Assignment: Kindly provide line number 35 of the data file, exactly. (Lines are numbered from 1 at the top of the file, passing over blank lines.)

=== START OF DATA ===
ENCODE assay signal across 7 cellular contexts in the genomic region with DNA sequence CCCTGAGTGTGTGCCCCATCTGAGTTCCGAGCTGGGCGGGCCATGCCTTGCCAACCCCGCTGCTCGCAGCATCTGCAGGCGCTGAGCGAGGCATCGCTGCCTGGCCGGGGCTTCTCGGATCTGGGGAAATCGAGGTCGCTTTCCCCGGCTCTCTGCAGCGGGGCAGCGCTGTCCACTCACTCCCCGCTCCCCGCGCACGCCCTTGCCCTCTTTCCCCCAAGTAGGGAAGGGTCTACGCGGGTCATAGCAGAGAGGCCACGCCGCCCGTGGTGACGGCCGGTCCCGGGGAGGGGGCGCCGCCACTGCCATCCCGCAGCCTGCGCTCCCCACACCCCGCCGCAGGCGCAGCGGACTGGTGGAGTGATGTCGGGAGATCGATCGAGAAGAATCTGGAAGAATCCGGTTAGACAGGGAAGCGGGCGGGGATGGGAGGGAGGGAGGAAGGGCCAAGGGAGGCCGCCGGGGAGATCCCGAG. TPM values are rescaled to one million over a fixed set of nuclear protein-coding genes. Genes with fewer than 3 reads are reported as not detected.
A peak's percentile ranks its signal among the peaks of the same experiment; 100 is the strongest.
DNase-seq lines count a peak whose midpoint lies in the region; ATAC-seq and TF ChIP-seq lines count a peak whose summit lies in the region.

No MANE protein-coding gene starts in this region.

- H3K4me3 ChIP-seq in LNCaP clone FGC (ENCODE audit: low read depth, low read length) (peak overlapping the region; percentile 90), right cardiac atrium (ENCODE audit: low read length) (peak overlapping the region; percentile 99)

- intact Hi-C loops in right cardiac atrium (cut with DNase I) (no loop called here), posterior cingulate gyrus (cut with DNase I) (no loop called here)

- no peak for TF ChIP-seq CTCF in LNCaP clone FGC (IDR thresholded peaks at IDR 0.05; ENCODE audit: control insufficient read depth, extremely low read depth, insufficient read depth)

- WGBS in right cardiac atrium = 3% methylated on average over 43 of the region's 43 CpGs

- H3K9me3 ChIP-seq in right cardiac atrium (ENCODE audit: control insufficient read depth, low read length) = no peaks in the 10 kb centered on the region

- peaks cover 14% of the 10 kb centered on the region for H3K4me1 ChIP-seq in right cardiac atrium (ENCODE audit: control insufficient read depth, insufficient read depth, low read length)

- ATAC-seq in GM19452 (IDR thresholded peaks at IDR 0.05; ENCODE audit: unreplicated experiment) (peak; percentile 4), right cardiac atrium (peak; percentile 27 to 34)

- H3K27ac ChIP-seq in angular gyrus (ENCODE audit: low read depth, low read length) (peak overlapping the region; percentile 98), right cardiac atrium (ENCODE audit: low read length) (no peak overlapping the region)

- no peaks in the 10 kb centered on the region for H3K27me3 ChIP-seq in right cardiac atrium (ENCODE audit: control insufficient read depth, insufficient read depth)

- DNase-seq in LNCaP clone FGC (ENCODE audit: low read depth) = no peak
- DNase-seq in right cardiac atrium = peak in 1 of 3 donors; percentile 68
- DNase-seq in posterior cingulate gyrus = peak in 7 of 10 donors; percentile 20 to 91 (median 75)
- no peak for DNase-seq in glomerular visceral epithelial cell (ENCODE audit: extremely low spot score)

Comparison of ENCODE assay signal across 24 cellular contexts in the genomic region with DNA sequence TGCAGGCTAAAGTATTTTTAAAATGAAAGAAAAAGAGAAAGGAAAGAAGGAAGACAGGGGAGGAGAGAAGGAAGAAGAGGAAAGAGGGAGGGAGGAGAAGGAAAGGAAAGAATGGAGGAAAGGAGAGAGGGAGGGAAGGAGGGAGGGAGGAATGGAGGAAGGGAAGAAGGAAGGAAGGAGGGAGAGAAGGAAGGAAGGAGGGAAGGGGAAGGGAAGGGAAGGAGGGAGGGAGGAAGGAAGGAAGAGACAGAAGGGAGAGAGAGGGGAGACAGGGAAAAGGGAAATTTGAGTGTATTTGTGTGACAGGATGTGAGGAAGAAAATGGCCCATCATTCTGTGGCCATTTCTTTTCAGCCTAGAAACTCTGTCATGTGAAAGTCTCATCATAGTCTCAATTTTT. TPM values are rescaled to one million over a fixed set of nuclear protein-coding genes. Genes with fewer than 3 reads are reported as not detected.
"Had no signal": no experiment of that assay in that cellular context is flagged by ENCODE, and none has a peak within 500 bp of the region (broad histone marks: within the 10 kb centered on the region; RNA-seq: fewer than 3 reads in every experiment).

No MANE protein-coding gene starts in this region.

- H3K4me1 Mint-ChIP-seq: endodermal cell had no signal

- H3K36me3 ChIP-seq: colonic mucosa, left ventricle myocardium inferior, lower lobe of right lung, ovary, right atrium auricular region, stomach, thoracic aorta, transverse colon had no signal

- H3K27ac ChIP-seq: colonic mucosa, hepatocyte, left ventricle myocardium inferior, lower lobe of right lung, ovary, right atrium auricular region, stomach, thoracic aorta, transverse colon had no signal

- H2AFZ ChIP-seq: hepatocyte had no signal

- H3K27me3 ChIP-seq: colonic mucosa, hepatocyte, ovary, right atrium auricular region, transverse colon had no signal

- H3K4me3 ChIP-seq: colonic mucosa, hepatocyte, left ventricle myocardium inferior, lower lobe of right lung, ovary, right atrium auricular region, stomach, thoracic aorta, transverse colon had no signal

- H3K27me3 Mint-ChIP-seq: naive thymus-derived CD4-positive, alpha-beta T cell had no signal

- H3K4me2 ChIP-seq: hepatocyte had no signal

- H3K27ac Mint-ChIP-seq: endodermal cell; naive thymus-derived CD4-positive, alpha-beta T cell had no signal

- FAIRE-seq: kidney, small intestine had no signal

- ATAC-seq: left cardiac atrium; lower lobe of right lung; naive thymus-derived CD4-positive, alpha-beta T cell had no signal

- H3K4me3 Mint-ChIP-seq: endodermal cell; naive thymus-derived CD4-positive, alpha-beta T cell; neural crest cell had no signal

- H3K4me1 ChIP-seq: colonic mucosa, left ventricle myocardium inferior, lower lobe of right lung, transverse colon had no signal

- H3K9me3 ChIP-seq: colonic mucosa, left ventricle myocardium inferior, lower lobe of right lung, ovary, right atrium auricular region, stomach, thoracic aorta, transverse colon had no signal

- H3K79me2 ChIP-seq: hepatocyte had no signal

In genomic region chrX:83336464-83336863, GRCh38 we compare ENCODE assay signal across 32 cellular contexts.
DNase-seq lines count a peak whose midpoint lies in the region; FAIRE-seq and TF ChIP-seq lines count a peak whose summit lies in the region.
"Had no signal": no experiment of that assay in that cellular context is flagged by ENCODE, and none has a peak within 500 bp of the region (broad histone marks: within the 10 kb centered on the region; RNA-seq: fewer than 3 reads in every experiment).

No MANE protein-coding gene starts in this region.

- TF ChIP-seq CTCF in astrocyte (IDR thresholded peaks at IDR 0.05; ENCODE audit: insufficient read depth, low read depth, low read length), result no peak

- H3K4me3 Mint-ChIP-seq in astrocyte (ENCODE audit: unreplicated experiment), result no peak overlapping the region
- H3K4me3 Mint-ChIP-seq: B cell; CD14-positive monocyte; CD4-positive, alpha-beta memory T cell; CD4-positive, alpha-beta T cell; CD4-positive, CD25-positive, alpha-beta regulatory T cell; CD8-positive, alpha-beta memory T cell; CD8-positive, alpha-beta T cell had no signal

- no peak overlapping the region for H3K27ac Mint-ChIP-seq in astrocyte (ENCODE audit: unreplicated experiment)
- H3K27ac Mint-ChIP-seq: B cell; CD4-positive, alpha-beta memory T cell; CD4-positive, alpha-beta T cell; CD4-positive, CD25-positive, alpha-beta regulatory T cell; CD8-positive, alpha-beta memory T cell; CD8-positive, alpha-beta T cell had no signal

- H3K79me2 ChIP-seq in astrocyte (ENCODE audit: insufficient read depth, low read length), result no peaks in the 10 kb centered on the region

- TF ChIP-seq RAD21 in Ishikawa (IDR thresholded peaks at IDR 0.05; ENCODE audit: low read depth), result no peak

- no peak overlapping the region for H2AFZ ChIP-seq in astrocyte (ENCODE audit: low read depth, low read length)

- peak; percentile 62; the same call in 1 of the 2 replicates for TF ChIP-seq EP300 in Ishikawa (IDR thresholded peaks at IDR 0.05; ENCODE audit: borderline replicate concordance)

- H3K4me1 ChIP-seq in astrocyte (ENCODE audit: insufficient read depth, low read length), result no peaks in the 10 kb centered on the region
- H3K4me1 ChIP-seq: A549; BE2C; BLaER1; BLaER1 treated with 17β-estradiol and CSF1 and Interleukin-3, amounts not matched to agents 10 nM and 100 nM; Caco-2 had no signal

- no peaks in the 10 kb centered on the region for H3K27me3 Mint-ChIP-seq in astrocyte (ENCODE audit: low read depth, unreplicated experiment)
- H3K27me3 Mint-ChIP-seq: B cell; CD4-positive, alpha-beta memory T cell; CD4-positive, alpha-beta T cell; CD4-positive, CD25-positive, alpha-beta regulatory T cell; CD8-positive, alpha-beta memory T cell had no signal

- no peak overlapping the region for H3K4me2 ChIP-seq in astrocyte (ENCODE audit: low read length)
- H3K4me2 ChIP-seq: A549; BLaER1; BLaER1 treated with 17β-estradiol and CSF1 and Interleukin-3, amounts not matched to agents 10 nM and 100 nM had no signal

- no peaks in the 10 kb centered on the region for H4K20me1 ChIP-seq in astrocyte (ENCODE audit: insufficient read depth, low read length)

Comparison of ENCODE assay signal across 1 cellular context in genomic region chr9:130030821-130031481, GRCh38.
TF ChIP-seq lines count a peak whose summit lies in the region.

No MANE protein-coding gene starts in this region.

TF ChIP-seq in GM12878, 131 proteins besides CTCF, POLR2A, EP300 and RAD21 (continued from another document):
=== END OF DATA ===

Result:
- H3K79me2 ChIP-seq: hepatocyte had no signal